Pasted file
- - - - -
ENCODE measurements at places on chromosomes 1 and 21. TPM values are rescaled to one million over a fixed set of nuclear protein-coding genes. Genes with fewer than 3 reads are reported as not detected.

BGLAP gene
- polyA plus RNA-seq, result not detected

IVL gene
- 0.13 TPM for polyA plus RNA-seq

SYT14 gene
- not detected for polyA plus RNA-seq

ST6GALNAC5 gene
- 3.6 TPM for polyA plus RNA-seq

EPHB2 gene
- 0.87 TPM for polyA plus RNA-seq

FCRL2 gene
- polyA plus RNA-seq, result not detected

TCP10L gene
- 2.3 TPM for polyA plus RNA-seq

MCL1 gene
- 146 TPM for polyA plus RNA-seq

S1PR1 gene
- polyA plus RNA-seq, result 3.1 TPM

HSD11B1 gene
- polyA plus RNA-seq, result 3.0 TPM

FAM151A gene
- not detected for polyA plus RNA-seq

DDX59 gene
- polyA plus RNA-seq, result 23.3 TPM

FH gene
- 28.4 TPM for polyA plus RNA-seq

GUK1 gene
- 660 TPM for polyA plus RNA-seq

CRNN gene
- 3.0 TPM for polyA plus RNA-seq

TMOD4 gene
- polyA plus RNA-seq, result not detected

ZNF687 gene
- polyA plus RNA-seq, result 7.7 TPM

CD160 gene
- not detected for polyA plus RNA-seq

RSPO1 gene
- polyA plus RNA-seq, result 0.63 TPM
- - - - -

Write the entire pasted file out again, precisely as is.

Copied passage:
ENCODE measurements at places on chromosomes 1 and 21. TPM values are rescaled to one million over a fixed set of nuclear protein-coding genes. Genes with fewer than 3 reads are reported as not detected.

BGLAP gene
- polyA plus RNA-seq, result not detected

IVL gene
- 0.13 TPM for polyA plus RNA-seq

SYT14 gene
- not detected for polyA plus RNA-seq

ST6GALNAC5 gene
- 3.6 TPM for polyA plus RNA-seq

EPHB2 gene
- 0.87 TPM for polyA plus RNA-seq

FCRL2 gene
- polyA plus RNA-seq, result not detected

TCP10L gene
- 2.3 TPM for polyA plus RNA-seq

MCL1 gene
- 146 TPM for polyA plus RNA-seq

S1PR1 gene
- polyA plus RNA-seq, result 3.1 TPM

HSD11B1 gene
- polyA plus RNA-seq, result 3.0 TPM

FAM151A gene
- not detected for polyA plus RNA-seq

DDX59 gene
- polyA plus RNA-seq, result 23.3 TPM

FH gene
- 28.4 TPM for polyA plus RNA-seq

GUK1 gene
- 660 TPM for polyA plus RNA-seq

CRNN gene
- 3.0 TPM for polyA plus RNA-seq

TMOD4 gene
- polyA plus RNA-seq, result not detected

ZNF687 gene
- polyA plus RNA-seq, result 7.7 TPM

CD160 gene
- not detected for polyA plus RNA-seq

RSPO1 gene
- polyA plus RNA-seq, result 0.63 TPM